By Darlene McCormick Sanchez
Lone Star Outdoor News
Photo from Dan Bennet
After a long wait, Lake Ray Roberts is scheduled to get a booster shot for big bass this spring much to the delight of the reservoir’s fishing clientele.
Dan Bennett, TPWD Inland Fisheries Denison district supervisor, said the lake is scheduled to receive 230,000 Florida largemouth bass fingerlings in May. It will be the first time since 2013, when the lake received more than 500,000 bass fingerlings, that it has been stocked.
“That’s good news. It’s been too long,” said guide Jim Walling.
Walling, who runs Ucatchem Guide Service, has guiding on the lake for 27 years. While the lake suffered a few years back during the drought, he has seen it bounce back thanks to abundant rainfall. An infusion of Florida bass that have genetics to produce bass weighing double digits will only make the recovery all the sweeter.
“The lake’s full now. We’re actually getting more fish in there,” Walling said.
Everett Reynolds, another longtime guide who runs Reynolds Guide Service, said it was high time Ray Roberts got some attention.
“They’ve never supplied Ray Roberts like the others,” Reynolds said.
He chalks the lack of stockings up to politics or not enough push from local towns. Reynolds said the lake could be a fisherman’s dream with some help.
However, Bennett said the lake isn’t taking a back seat in his district, and he put in a request last year for the reservoir to be stocked this spring.
“Ray Roberts is one of the better bass lakes and has been heavily managed, Bennett said. “I put it as a No. 1 priority.”
The state produces a limited number of fingerlings in its hatcheries, so it must prioritize where the fish go, Bennett said. Conditions must be conducive for their survival at targeted lakes. It also helps that Ray Roberts has shown a history of producing six ShareLunkers. Its proximity to the Dallas-Fort Worth area makes it an important resource for anglers as well.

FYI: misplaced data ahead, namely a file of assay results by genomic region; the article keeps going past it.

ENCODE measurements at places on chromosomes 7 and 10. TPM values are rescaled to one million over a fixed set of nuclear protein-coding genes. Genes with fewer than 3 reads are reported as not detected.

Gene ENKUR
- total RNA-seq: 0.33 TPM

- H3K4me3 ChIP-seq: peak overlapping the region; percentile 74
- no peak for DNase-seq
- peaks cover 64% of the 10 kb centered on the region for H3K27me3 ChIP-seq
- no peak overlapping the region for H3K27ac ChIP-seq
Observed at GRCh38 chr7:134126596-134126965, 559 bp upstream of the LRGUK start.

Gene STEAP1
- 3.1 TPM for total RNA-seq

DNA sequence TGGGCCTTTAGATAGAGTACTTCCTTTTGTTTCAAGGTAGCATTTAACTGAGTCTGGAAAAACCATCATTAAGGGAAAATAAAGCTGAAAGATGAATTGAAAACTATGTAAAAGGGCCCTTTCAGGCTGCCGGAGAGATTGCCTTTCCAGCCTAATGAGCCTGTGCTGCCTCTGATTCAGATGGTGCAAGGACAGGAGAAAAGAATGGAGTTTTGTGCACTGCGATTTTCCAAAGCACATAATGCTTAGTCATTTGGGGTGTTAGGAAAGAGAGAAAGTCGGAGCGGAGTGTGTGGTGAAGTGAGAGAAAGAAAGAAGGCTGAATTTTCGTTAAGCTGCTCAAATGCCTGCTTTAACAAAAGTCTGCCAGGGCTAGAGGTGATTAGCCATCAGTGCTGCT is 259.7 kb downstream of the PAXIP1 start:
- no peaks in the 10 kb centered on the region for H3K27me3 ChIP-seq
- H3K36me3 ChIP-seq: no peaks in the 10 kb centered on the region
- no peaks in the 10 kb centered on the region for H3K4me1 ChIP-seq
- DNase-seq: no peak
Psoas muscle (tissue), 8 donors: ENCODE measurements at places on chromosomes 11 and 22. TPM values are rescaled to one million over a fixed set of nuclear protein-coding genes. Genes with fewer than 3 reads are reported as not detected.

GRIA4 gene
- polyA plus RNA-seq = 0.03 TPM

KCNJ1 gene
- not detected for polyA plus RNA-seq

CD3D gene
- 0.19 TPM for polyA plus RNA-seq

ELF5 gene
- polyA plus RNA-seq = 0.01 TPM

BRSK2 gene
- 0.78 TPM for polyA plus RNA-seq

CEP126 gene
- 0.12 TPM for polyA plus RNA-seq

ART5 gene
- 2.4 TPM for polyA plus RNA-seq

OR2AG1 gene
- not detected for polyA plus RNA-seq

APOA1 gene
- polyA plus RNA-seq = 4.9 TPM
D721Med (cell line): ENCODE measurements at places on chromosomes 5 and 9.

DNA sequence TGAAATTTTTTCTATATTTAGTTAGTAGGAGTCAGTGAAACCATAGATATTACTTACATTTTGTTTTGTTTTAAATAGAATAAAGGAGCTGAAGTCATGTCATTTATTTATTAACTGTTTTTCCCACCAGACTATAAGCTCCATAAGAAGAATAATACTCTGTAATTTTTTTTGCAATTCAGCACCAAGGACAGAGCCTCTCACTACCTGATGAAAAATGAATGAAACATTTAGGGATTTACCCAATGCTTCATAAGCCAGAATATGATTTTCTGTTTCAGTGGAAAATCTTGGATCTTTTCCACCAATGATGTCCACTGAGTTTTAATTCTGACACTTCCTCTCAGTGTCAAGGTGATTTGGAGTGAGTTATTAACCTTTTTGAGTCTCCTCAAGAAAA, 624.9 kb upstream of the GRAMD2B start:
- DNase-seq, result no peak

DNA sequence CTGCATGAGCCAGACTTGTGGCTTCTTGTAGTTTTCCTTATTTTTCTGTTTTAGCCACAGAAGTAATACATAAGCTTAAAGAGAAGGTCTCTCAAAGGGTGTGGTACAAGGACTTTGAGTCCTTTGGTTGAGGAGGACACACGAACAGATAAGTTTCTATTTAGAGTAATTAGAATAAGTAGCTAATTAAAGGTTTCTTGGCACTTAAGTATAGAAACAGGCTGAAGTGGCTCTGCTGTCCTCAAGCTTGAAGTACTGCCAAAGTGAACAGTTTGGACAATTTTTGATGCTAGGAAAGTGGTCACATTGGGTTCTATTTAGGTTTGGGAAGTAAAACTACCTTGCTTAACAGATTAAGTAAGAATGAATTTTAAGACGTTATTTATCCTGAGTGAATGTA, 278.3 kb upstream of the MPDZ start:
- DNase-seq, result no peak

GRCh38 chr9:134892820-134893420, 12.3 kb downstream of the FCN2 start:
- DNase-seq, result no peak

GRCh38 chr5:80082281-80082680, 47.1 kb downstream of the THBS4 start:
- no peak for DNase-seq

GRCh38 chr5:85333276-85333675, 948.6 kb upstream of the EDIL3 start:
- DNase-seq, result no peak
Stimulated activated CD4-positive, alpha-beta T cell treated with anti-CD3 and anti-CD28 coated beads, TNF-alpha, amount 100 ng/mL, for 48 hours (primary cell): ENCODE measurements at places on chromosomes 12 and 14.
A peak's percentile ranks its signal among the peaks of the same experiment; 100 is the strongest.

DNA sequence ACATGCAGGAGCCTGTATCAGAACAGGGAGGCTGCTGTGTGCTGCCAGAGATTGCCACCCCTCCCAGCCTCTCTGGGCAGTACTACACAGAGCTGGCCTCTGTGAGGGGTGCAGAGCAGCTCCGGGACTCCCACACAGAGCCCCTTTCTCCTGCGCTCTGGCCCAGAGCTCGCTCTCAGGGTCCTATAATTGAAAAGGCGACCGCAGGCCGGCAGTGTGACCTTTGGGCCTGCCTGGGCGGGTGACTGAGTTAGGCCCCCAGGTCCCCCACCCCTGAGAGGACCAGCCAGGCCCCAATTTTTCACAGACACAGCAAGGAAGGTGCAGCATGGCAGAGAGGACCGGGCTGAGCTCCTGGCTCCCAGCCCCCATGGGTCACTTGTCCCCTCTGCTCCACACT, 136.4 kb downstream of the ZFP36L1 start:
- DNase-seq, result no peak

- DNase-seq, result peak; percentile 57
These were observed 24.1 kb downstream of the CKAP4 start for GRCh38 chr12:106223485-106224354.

Because stocking is done to enhance the genetic potential, reservoirs with the proven ability to produce trophy fish receive priority for available fingerlings, according to Bennett.
Ray Robert’s rebound from the drought also makes it a good candidate for stocking. When Ray Roberts was at its lowest in late 2014, the aquatic vegetation suffered which reduced the cover and nutrients for fish. The catch rate decreased for bass during that time. But thanks to the rise rainfall, the vegetation that grew up around the banks of Ray Roberts while it was low now provides aquatic cover for fish. That kind of habitat makes the lake a good candidate for stocking, Bennett said.
“Although about 70 percent of the bass in Ray Roberts possess Florida genetics, I do believe we can improve upon that and the proportion of Florida alleles in individual fish through strategic stocking,” Bennett said.
This year state hatcheries will begin working to develop broodstock directly from Sharelunkers, so that all Florida bass fingerlings stocked around the state will be direct descendants of a 13-pound or larger fish, he said.